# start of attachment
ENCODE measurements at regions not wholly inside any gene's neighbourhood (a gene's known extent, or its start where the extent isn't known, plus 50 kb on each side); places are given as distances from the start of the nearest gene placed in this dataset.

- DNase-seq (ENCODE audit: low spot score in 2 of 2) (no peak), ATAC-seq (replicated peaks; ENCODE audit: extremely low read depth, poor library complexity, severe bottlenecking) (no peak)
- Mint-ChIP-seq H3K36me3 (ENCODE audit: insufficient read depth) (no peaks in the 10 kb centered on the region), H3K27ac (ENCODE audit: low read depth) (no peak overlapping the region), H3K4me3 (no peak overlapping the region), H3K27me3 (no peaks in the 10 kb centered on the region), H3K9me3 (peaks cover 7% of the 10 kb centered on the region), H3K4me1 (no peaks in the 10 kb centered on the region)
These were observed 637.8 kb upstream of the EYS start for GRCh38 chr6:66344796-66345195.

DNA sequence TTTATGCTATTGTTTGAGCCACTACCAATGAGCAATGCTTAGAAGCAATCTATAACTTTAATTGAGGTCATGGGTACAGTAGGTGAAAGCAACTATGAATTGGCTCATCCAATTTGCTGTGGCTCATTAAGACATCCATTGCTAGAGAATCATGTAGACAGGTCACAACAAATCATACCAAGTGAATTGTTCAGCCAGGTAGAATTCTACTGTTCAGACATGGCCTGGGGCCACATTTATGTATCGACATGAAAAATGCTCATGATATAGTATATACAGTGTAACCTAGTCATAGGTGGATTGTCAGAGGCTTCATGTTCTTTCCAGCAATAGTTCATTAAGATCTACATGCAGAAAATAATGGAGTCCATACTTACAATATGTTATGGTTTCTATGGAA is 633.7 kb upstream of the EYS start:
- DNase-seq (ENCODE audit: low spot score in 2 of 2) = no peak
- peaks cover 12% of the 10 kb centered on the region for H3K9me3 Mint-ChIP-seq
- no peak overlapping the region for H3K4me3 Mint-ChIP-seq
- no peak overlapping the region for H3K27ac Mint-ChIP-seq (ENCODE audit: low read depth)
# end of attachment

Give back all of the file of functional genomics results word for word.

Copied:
ENCODE measurements at regions not wholly inside any gene's neighbourhood (a gene's known extent, or its start where the extent isn't known, plus 50 kb on each side); places are given as distances from the start of the nearest gene placed in this dataset.

- DNase-seq (ENCODE audit: low spot score in 2 of 2) (no peak), ATAC-seq (replicated peaks; ENCODE audit: extremely low read depth, poor library complexity, severe bottlenecking) (no peak)
- Mint-ChIP-seq H3K36me3 (ENCODE audit: insufficient read depth) (no peaks in the 10 kb centered on the region), H3K27ac (ENCODE audit: low read depth) (no peak overlapping the region), H3K4me3 (no peak overlapping the region), H3K27me3 (no peaks in the 10 kb centered on the region), H3K9me3 (peaks cover 7% of the 10 kb centered on the region), H3K4me1 (no peaks in the 10 kb centered on the region)
These were observed 637.8 kb upstream of the EYS start for GRCh38 chr6:66344796-66345195.

DNA sequence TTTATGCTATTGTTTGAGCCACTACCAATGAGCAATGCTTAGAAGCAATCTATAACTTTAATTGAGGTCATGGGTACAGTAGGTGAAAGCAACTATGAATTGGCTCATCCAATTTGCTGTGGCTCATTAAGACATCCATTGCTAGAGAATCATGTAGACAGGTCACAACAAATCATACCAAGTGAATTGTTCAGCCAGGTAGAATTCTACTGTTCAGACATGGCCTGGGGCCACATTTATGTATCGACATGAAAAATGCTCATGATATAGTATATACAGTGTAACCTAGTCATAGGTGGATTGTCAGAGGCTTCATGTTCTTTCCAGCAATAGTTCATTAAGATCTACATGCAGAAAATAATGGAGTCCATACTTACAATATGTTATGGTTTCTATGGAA is 633.7 kb upstream of the EYS start:
- DNase-seq (ENCODE audit: low spot score in 2 of 2) = no peak
- peaks cover 12% of the 10 kb centered on the region for H3K9me3 Mint-ChIP-seq
- no peak overlapping the region for H3K4me3 Mint-ChIP-seq
- no peak overlapping the region for H3K27ac Mint-ChIP-seq (ENCODE audit: low read depth)